Machine and Event
This taste for paradox and aporia is founded on what Derrida claimed was the biggest challenge for him and his contemporaries, the bringing together of the oppositional concepts of the machine and the event.

The machine is that which is capable of endless, automatic repetition, characterised by Derrida as an “indifferent automaton.” The event on the other hand, is the unique, the one-off, happening now and never to be repeated. It is associated with the organic, in which experience is inscribed into the living body. It is aesthetic in opposition to the machine, which is anaesthetic. For Derrida the very future of philosophy depends on the ability to think both the event and the machine as two indissociable concepts, but in a way in which neither one nor the other dominates:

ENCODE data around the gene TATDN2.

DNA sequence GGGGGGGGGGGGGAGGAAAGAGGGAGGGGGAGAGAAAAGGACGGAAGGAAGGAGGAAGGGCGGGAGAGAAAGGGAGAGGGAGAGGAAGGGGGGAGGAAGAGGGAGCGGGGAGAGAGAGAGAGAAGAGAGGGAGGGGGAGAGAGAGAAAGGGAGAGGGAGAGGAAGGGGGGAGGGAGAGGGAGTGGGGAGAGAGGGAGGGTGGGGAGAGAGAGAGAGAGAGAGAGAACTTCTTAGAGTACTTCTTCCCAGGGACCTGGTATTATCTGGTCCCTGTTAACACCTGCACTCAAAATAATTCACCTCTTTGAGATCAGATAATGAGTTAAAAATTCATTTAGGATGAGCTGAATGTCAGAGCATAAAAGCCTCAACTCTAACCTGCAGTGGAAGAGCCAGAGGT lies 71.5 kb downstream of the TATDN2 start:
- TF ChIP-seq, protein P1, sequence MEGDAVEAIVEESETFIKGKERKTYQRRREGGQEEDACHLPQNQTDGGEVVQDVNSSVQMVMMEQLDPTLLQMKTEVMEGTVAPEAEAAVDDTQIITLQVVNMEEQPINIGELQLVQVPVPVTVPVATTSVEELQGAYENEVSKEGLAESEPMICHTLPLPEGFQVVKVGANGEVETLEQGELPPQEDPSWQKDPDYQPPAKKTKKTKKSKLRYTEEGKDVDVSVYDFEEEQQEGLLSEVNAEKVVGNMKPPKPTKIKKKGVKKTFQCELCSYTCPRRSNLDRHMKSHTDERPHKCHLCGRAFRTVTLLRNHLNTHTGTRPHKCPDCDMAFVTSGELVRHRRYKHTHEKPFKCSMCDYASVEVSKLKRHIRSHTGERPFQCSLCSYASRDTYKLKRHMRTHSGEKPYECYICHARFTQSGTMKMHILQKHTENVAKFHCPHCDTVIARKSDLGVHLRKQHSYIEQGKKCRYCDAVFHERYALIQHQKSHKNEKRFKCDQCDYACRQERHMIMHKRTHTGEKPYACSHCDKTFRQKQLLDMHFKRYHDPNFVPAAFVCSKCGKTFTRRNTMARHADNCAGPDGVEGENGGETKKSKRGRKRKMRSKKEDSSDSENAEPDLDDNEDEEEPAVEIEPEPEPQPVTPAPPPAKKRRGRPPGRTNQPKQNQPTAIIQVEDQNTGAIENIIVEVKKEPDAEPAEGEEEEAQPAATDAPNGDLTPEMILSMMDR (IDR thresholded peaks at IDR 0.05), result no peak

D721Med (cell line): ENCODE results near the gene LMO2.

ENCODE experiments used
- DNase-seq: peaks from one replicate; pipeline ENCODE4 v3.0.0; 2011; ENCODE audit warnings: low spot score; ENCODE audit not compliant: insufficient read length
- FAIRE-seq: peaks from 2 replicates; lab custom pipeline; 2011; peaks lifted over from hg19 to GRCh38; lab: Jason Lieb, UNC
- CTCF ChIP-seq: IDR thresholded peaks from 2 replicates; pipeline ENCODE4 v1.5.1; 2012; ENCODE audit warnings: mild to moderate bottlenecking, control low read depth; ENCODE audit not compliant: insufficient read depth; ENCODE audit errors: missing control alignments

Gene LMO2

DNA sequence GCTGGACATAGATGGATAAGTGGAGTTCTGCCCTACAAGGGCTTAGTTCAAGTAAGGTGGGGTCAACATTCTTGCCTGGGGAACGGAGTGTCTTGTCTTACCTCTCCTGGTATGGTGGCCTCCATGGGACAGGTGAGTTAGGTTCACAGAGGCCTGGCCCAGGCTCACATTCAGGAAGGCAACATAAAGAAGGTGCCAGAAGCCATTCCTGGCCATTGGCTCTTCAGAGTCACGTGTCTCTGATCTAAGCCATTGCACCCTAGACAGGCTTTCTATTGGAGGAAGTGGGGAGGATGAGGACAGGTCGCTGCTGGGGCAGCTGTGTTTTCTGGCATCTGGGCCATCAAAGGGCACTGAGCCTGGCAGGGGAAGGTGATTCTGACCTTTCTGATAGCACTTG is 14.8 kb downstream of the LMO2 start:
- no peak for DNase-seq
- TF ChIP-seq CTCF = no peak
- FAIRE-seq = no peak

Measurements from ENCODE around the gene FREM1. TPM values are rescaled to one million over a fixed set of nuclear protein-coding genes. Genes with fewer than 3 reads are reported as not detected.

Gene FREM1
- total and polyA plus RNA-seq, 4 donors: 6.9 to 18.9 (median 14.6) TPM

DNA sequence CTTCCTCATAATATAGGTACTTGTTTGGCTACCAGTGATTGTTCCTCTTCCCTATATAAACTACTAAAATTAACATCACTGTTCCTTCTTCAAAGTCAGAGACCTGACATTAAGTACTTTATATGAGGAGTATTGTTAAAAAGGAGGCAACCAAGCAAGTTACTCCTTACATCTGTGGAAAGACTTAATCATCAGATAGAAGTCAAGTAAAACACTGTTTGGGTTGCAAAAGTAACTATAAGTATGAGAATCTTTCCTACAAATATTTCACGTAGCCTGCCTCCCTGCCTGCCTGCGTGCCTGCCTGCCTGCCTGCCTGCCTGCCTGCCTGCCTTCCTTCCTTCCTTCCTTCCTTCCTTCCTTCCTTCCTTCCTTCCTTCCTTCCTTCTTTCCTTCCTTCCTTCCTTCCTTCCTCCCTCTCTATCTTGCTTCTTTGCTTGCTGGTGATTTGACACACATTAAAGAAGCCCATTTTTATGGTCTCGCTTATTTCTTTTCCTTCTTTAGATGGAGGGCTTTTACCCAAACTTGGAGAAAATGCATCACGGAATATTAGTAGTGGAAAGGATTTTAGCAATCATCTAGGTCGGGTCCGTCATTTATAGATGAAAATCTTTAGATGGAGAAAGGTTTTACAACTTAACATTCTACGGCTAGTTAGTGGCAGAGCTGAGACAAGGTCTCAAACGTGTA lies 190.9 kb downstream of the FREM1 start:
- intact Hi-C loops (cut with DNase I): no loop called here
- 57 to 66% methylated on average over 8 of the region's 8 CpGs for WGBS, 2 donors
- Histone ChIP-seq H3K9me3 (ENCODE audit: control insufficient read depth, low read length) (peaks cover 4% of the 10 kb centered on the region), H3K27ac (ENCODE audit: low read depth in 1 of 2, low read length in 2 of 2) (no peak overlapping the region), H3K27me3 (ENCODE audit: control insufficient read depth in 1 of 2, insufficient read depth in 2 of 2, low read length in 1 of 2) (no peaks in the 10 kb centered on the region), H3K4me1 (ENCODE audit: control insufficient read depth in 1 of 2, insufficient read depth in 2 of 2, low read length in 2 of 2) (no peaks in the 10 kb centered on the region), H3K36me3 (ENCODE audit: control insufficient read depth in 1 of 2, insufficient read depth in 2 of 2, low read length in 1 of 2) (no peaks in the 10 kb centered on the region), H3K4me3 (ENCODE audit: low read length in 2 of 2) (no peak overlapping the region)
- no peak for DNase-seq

“to give up neither the event nor the machine, to subordinate neither one to the other, neither to reduce one to the other: this is perhaps a concern of thinking that has kept a certain number of ‘us’ working for the last few decades.”

Derrida’s analysis 
Logically the machine and the event appear as antinomic (opposites) and therefore incapable of being resolved. It is in Given Time that the “impossible thinking” of the machine and the event is enabled in Derrida’s description of the text of Counterfeit Money as a “machine for provoking events.” This is a definition, which brings these oppositional terms together while maintaining their paradoxical and aporistic qualities, one which Derrida justifies in his subsequent extended analysis.